Teresa Milbrodt finds inspiration for works of fiction in other folks’ jobs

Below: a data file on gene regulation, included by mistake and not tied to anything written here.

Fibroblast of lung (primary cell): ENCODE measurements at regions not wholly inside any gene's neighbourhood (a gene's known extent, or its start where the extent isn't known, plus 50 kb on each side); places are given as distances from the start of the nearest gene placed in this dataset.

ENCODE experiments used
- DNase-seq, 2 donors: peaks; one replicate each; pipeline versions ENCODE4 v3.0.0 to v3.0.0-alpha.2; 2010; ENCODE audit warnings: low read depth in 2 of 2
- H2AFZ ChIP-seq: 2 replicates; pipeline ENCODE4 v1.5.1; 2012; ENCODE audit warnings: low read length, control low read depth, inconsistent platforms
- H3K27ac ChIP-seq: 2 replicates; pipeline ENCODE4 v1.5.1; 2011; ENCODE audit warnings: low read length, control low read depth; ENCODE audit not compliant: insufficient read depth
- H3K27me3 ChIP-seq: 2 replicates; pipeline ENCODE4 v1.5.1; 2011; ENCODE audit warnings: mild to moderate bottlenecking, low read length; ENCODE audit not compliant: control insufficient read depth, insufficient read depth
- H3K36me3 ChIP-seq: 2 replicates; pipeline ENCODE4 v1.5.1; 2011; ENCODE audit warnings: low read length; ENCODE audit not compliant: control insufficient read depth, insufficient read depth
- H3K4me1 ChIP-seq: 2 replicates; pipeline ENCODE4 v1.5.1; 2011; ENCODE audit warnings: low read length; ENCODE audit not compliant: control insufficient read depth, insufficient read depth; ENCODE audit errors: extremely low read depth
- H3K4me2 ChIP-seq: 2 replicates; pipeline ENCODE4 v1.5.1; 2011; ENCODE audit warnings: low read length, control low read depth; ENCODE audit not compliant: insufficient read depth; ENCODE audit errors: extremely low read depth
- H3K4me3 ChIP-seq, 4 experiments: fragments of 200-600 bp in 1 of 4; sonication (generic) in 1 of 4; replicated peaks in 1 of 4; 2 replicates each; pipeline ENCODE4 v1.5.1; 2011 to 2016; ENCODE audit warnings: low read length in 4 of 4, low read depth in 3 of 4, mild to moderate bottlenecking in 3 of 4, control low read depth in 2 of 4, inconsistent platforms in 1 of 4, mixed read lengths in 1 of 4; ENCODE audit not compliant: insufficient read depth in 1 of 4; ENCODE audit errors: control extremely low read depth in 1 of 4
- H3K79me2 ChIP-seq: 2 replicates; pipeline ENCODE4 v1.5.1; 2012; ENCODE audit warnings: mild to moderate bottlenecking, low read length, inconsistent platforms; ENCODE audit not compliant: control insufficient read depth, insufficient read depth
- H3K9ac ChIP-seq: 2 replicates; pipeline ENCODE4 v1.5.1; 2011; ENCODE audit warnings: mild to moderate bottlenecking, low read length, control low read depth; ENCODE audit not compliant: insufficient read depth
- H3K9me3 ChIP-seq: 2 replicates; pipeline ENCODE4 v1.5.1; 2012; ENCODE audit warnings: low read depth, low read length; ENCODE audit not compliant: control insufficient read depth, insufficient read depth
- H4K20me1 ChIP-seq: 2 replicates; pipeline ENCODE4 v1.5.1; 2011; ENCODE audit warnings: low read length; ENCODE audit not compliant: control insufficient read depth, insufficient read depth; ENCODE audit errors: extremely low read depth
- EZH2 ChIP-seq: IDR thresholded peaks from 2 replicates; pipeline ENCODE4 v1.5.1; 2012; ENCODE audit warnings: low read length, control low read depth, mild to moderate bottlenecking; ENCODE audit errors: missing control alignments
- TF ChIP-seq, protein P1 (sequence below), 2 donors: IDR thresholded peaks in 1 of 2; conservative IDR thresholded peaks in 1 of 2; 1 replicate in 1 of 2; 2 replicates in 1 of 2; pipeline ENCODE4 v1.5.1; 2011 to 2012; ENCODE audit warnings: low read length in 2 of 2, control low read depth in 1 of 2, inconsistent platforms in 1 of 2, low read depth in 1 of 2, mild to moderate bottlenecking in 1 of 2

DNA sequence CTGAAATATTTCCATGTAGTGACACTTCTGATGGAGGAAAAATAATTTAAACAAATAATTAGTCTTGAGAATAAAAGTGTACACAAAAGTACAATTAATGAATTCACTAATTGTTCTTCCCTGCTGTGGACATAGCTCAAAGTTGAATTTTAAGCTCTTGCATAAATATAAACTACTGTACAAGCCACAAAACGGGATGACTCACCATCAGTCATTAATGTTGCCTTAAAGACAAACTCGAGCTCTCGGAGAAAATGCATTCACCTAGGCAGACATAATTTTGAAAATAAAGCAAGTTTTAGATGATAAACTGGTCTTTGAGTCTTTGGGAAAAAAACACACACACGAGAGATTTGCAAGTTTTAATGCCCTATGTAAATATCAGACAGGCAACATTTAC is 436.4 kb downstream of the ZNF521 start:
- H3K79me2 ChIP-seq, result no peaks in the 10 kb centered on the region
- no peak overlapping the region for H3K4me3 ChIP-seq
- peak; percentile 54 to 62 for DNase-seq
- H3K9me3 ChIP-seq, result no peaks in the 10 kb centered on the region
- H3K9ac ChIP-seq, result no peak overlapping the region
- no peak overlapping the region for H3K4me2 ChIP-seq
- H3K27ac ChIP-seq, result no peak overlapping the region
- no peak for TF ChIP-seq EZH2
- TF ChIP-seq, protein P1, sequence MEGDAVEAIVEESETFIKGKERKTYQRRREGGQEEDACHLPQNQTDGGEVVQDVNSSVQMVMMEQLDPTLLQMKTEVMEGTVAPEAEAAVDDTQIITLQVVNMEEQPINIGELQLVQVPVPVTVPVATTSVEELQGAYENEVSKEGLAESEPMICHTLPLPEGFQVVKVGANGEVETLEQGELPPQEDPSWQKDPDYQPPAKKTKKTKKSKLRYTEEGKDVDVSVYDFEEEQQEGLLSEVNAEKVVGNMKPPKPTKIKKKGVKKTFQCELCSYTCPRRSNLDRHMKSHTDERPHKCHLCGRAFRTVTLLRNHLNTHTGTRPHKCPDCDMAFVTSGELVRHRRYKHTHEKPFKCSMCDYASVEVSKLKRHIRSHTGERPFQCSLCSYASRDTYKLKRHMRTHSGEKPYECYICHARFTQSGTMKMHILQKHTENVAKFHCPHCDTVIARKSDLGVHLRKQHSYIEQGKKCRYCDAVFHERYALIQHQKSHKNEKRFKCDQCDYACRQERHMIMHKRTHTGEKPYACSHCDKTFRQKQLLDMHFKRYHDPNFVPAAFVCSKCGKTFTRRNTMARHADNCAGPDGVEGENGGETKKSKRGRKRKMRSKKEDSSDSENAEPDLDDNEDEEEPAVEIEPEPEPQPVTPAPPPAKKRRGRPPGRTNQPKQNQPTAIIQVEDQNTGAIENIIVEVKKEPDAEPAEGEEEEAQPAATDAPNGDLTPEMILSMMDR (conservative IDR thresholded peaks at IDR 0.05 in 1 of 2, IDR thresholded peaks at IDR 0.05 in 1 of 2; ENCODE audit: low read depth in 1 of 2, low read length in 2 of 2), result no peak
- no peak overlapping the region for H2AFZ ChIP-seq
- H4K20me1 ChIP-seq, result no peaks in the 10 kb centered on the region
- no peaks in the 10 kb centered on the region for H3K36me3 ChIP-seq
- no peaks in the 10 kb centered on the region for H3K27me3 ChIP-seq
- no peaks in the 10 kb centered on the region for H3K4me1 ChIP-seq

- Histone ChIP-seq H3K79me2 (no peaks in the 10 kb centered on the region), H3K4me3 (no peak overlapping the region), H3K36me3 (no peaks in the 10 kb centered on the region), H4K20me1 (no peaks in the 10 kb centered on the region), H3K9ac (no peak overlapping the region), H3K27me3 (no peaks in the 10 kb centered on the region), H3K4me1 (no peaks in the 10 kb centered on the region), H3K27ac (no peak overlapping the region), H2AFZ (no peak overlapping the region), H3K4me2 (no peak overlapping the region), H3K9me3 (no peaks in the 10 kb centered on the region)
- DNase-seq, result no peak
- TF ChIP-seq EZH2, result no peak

By DAVID DUPONT BG Independent News Teresa Milbrodt has never been a fire eater… or a circus clown for that matter. One look at her slender frame and it’s clear she’s not an aspiring sumo wrestler. She’s never trained Siberian cats as a sled team, or even sold shoes. Teresa Milbrodt is a writer. As a writer she gets to inhabit characters who do those jobs, at least for the length of time it takes to craft one her tight, wry, quirky short stories. Work and relationships, with people and pets, are the focus of her book, “Work Opportunities” (Portage Press). The Bowling Green native will read for the collection of short stories Friday, June 27, at 7:30 p.m. at Grounds for Thought, 174 S. Main St., Bowling Green. This is the latest book by self-described “fictioneer.” As with her other work, the stories are at once grounded in everyday life – the job and love struggles of her characters ring true – yet they unfold in an atmosphere of fantasy. It’s as if the people sitting around her while she’s being interviewed in Grounds for Thought were plopped into a fairy tale. Except these tales serve up a moral at the end. The happily-ever-after is elusive. Nor do they snap shut like a traditional short story. Contemporary readers, Milbrodt said, distrust endings that come “tied up with a bow.” They seem false. “We don’t think it reflects life.” Instead she brings her characters to the brink, when they decide to finally take action. What’s beyond the story’s final period is a precipice. Even Milbrodt may not know what lies ahead. We don’t know what will happen if the young would-be female sumo wrestler steps in the dohyo, the wrestling ring, the violating ancient tradition. Or when a teen character’s father returns to find Aaron Burr’s foot is gone. Or whether those Siberian cats will ever get to show their abilities pulling a sled. The stories, Milbrodt said, were written over the past decade. A few years ago, Milbrodt said, “I realized all the stories had something to do with work and a lot of them with economics and with people who were somehow making ends meet.” She likes her short story collections to have a central core. In “Work Opportunities” it is how a job or occupation can become a passion and shape a person’s life. None of these folks, though, have high-powered corporate jobs. These are the people from smalltime circuses and shoe stores, from a local zoo and convenience store, albeit one in possession of Aaron Burr’s foot. Milbrodt said she’ll do enough research, in the dangers of stiletto heels or circus sideshows, for the story to be plausible. These jobs serve as the context for the characters’ emotional lives. “How do you deal with relationships you want to keep going? How do you deal with relationships that have ended but still have to be part of your life? How do you negotiate relationships that are moving into different spaces than you anticipated? And how much investment do you put in a shifting relationship?” The “Fat Lady” from the side show has the chance to actually marry the Skeleton Man many years after their publicity stunt engagement ended. That story, “Fat Lady to Marry Skeleton Man,” explores…